PROGRAM TITLE:	Impacts of Global Change on Terrestrial Ecosystems
ACTIVITY STREAMS:	Process, Observations/Data Mgmt., Modeling
SCIENCE ELEMENTS:	Ecological Systems and Dynamics, Earth System 
History, Climate/Hydrologic Systems, Biogeochemical Dynamics, Human 
Interactions, Solid Earth Processes


DESCRIPTION:  What have been and will be the impacts of human-induced 
or natural global change on regional terrestrial ecosystems remain significant 
concerns of resource managers, regional planners, and policy makers.  This 
program addresses the impacts of climate variability or change and interacting 
stresses on regional terrestrial and freshwater ecosystems represented in the 
National Parks, on public lands managed by the Bureau of Land 
Management, and in managed forests of the Indian Nations.  The program 
draws on the established infrastructure within the DOI for protected, natural 
and managed study sites, laboratory and support facilities, and information 
The program supports ecological process studies and long-term 
measurements of ecological responses at the species, community, ecosystem, 
landscape, and biome level.  Projects are designed to:  (1) determine the 
response and sensitivity of  ecosystems and ecological processes to existing 
climate conditions and other environmental factors, (2) evaluate how global 
change may influence ecosystem dynamics, structure, function, habitat 
associations, populations, and long-term variability, resiliency, and 
productivity, and (3) assess approaches to sustain the productivity, health, and 
diversity of ecosystems through adaptation or mitigation.  Emphasis is on 
sensitive areas likely to provide early indications of climatic change (e.g., high 
latitude, arid to semi-arid, mid-continent, and coastal regions, relict 
communities, and ecotones).  Research projects are conducted in land 
management units, where researchers compare selected ecosystems at a 
variety of elevations,  latitudes, and climatic extremes and in areas of 
contrasting land uses, ranging from undisturbed wilderness areas to highly 
disturbed areas of resource development.  Analysis and evaluation of overall 
ecosystem responses using key indicator species, as well as ecosystem status 
and trends will provide the basis for identifying human and natural forcing 
factors and impacts of environmental change in particular biogeographic 
The NPS and BLM data management requirements and systems are in place 
or are being implemented.  Most data bases are indexed and available through 
the USGS and NASA.  The BIA, in cooperation with the Indian Nations, 
monitor more than 600,000 trees in 18,000 permanent fixed-radius forest 
inventory plots and currently maintain records spanning 20 to 30 years.
STAKEHOLDERS:  Data and information are available to all agencies and 
researchers in the USGCRP.  The NPS, BLM, and Indian Nations maintain 
protected research areas (some in the International Network of Biosphere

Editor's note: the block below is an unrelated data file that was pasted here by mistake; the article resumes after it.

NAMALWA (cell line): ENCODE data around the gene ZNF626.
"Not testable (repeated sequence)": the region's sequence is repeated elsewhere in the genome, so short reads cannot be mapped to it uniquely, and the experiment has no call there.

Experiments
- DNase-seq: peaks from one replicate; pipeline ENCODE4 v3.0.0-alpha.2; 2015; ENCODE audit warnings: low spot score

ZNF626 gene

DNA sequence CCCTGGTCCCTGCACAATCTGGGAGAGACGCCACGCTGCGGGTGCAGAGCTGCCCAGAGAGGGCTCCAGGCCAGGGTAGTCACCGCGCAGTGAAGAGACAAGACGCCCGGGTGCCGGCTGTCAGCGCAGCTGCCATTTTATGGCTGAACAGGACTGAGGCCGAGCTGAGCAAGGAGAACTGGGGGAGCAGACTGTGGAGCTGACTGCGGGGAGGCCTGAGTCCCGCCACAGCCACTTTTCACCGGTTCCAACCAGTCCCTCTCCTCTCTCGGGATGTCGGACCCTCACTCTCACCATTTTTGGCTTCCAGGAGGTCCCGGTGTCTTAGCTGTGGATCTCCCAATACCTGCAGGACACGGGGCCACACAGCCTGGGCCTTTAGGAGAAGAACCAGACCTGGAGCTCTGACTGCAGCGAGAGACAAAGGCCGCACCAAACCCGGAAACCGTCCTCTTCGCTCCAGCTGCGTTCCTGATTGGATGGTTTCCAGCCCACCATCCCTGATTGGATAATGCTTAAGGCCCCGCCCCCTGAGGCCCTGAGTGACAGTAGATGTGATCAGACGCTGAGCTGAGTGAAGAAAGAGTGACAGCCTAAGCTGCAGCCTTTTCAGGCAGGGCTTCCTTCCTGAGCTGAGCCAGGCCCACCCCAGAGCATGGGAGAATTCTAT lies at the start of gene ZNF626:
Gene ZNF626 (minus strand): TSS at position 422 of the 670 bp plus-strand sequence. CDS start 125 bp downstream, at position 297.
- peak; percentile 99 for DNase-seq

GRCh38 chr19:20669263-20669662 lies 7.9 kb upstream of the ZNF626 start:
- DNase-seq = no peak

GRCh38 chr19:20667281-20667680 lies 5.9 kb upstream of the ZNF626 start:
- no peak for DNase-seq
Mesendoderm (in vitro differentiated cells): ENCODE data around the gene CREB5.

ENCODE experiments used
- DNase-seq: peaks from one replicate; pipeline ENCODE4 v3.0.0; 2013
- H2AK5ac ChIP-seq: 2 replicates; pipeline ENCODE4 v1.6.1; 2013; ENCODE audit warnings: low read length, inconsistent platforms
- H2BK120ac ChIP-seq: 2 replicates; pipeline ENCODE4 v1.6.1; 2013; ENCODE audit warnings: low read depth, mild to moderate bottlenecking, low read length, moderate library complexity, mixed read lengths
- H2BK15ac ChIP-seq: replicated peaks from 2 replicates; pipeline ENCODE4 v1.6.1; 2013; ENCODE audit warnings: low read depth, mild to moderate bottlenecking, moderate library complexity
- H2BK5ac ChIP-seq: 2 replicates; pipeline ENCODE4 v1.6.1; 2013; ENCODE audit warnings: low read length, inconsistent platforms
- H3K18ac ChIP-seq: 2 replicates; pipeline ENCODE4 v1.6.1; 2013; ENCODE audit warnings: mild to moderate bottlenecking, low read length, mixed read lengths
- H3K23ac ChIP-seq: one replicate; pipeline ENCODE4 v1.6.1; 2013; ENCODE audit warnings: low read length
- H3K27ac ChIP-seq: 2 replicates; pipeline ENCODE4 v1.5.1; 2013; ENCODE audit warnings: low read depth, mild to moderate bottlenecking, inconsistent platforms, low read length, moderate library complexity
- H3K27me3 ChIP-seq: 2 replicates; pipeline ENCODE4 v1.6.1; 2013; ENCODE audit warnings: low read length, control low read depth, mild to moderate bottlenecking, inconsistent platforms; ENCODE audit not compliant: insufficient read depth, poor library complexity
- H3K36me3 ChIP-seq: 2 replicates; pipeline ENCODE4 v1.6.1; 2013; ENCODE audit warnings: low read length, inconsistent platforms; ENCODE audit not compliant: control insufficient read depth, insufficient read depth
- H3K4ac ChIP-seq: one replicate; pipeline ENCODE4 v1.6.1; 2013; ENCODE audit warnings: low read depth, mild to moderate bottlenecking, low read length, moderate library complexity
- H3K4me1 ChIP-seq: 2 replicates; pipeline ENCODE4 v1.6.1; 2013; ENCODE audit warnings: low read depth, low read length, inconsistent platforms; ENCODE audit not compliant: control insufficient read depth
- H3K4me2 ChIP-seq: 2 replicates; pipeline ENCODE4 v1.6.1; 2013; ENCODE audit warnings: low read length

Reserves) that are invaluable for researchers and for developing educational 
programs to foster public awareness of environmental issues.  Observations 
and data from this program improve understanding of processes in terrestrial 
ecosystems and the utility of models for predicting ecosystem responses at 
local and regional scales, including responses of ecotones.  The program will 
provide the NPS, BLM, Tribal Governments, and other ecosystem managers, 
regional planners, and policy makers a basis for assessing local to regional 
impacts of environmental change.  Partnerships and agreements are in place 
between DOI bureaus and with other federal agencies; various state, tribal, 
and foreign governments; and numerous universities.  The program 
contributes to the development of cooperative regional ecological research 
with other federal, state and local agencies, private and multi-sector groups, 
and academic institutions.
SHORT-TERM POLICY PAYOFFS:  Communication between researchers and 
managers facilitates early application of research results to resource 
management assessments.  Important results to date address the (1) role of 
fire and historical climate change in forest ecosystems, (2) improved capability 
for modelling the effects of climate variability or change at regional scale, (3) 
ability of native plants in arid ecosystems to compete with exotic species that 
may be favored by climatic change, (4) ability of watersheds to withstand the 
impacts of climate change and human stress.  Our research results and 
methods are providing baseline conditions and prototype procedures for 
long-term ecological monitoring that supports federal land management.  
Research results address the impacts of climate change and ozone depletion, 
biodiversity, deforestation, and desertification.  Monitoring and research in 
controlled sensitive ecosystems provide a network for early detection of 
PROGRAM CONTACT:	Dr. Peter Comanor
	Global Change Program Coordinator
	National Biological Survey
	U.S. Department of the Interior
	1849 C Street, N.W.
	Mail Stop 725
	Washington, D.C.  20240
	Phone (703) 358-1710
	Fax (703) 358-2228